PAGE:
I’ve noticed a micro trend amongst books at the 2017 Vancouver Writers Festival. There are a lot of books about brothers and their relationships. There’s even a couple about brothers and sisters. Relationships between sisters only make a rare appearance. I’ll delve into this at a later date when I have a complete tally.
David Chariandy’s book, Brother, like Family Life by Akhil Sharma, is centred around a tragedy. This time, someone dies. Michael and Francis are the sons of Trinidadian immigrants, growing up in a rough part of town known as the Park. Their father is long gone and their mother works her ass off so that they have opportunities.
“All around us in the Park were mothers who had journeyed far beyond what they knew, who took day courses and worked nights, who dreamed of raising children who might have just a little more than they did, children who might reward sacrifice and redeem a past. And there were victories, you must know. Fears were banished by the scents from simmering pots, denigration countered by a freshly laundered tablecloth. History beaten back by the provision of clothes and yearly school supplies. “Examples” were raised.”
But in communities thick with poverty, where prejudice is rampant, police armed and impossibly dangerous, and racism is institutionalized, it can be hard to overcome powerful societal forces. Or even if you can, those forces can overtake you anyway.
As teenage boys are wont to do, they do what they want, regardless of the sacrifices of their mothers. Francis gets mixed up with a crew of boys, who are never shown to be all that dangerous or to care about anything other than music and each other. Yet prejudice takes a toll.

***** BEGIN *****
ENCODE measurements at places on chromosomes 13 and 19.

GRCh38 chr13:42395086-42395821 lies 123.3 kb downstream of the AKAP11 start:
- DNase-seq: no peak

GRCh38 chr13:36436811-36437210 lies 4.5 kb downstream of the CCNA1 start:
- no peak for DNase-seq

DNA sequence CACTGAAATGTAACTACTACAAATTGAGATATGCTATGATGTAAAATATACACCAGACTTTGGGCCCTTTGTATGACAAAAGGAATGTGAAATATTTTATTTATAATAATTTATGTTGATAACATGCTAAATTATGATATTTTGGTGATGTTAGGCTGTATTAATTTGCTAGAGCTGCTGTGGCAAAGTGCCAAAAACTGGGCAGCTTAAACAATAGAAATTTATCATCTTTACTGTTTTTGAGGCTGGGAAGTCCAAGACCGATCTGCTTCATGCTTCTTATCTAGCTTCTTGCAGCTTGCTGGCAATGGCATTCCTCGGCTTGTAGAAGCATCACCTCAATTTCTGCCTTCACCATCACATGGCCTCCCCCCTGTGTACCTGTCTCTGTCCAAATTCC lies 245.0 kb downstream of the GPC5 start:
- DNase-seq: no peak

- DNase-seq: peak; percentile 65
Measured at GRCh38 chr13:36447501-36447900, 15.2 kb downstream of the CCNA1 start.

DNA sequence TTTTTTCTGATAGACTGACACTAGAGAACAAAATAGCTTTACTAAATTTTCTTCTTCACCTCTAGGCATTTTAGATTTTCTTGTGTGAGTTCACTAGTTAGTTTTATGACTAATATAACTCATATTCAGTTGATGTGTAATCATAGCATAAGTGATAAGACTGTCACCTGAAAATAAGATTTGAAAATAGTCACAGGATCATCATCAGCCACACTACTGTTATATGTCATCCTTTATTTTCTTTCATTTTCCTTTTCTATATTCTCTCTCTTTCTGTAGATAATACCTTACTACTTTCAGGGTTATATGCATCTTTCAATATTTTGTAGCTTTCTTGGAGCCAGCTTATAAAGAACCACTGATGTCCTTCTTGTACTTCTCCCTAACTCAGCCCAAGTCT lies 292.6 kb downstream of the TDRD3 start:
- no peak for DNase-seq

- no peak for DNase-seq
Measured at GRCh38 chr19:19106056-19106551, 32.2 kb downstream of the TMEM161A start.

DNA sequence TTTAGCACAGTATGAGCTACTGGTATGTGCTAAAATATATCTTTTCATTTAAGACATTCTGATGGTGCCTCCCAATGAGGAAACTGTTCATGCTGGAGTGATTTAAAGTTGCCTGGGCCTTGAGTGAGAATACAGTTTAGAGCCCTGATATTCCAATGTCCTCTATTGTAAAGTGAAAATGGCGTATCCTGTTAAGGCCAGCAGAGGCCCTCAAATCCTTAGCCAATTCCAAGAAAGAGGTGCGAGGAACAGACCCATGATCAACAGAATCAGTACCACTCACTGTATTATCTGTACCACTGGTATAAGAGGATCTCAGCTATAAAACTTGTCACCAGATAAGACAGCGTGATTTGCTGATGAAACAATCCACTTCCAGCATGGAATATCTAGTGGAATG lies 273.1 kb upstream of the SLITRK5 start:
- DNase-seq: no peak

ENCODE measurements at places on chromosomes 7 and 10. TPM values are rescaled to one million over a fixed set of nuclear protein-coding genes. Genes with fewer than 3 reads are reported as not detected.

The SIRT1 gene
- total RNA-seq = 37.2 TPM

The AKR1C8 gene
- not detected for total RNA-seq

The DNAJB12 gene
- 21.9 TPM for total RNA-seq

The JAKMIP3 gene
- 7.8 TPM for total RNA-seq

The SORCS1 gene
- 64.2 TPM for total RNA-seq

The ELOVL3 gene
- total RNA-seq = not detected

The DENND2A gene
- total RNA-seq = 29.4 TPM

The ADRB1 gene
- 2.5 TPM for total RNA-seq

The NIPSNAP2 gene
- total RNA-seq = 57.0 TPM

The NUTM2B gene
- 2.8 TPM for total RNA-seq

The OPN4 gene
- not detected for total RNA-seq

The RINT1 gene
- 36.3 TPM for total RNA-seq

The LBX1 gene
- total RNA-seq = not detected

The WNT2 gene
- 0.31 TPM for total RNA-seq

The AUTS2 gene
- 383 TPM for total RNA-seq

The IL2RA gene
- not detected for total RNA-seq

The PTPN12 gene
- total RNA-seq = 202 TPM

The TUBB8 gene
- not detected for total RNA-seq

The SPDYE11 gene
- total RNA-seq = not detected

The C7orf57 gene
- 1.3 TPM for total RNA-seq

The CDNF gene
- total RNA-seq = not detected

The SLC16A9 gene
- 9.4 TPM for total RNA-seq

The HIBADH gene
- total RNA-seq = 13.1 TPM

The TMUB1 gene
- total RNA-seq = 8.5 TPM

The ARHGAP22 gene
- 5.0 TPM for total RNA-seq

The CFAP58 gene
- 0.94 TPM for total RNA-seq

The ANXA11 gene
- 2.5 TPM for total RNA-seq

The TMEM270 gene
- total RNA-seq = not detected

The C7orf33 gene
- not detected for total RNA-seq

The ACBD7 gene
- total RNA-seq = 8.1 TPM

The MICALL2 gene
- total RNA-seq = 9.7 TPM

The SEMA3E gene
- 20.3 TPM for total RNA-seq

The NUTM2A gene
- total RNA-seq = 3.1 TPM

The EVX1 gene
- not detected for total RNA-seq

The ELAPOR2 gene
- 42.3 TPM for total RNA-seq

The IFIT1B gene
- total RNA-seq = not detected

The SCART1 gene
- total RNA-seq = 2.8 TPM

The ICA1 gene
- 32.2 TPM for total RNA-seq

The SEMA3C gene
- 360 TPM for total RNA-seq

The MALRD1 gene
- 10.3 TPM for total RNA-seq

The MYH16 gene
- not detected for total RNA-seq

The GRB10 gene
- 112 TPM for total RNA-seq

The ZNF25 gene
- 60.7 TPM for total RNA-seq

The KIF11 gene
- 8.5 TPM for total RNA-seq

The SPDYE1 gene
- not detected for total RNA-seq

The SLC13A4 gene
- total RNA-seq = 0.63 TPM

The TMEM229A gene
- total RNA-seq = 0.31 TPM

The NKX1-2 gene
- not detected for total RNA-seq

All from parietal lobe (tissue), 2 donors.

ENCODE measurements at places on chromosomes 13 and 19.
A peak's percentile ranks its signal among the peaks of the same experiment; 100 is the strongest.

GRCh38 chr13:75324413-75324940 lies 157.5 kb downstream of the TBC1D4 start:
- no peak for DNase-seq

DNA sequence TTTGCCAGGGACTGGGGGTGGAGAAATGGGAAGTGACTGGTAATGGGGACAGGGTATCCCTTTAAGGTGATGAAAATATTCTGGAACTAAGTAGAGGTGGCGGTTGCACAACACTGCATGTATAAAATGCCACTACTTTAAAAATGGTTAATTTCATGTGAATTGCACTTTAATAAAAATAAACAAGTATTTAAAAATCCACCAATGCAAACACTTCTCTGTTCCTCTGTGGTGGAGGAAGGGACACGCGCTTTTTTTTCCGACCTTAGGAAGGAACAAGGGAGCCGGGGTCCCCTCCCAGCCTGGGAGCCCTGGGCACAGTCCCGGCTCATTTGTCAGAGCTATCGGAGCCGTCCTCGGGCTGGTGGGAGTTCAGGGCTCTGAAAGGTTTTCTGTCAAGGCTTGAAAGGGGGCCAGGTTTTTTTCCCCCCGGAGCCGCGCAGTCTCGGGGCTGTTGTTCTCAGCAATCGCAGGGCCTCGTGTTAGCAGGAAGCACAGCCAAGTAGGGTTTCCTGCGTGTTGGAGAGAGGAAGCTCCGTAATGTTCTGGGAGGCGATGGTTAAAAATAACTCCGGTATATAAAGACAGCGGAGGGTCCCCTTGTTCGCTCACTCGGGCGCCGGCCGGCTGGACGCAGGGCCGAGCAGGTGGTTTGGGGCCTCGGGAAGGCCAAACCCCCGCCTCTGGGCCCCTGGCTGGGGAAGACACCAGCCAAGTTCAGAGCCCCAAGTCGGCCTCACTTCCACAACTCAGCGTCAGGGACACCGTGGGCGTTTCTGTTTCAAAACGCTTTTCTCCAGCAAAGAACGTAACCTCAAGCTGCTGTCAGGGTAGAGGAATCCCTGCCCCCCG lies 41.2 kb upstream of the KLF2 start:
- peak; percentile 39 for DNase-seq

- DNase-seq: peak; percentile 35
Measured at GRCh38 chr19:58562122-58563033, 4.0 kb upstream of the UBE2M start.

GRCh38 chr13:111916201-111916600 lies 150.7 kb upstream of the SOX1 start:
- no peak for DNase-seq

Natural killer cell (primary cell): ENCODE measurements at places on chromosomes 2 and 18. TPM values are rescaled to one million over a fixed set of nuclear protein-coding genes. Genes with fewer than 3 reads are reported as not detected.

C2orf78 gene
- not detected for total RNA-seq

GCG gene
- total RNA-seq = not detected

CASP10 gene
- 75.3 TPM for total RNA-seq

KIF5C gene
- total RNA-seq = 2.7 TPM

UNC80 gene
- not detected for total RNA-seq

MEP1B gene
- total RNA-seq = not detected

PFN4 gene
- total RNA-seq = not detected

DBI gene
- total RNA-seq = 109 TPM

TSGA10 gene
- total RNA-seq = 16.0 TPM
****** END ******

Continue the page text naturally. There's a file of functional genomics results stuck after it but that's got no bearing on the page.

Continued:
Chariandy doesn’t demonize the police, although in today’s climate it would be easy to do so. He shows there are good officers who care about their communities, just as there are officers who would just as soon put a bullet in the head of an unarmed, black teenager. I don’t know if he did this to make the book more palatable to the powers that be, or because he believes it.
Brother has a meditative quality. As a reader I felt inside and outside the story at the same time. It passed by me and there was nothing I could do about the inevitable conclusion, even while I knew such a conclusion wasn’t necessary if everyone paused for one moment to think. On the book jacket, poet Dionne Brand calls the novel “such tender work.” It couldn’t have been said better.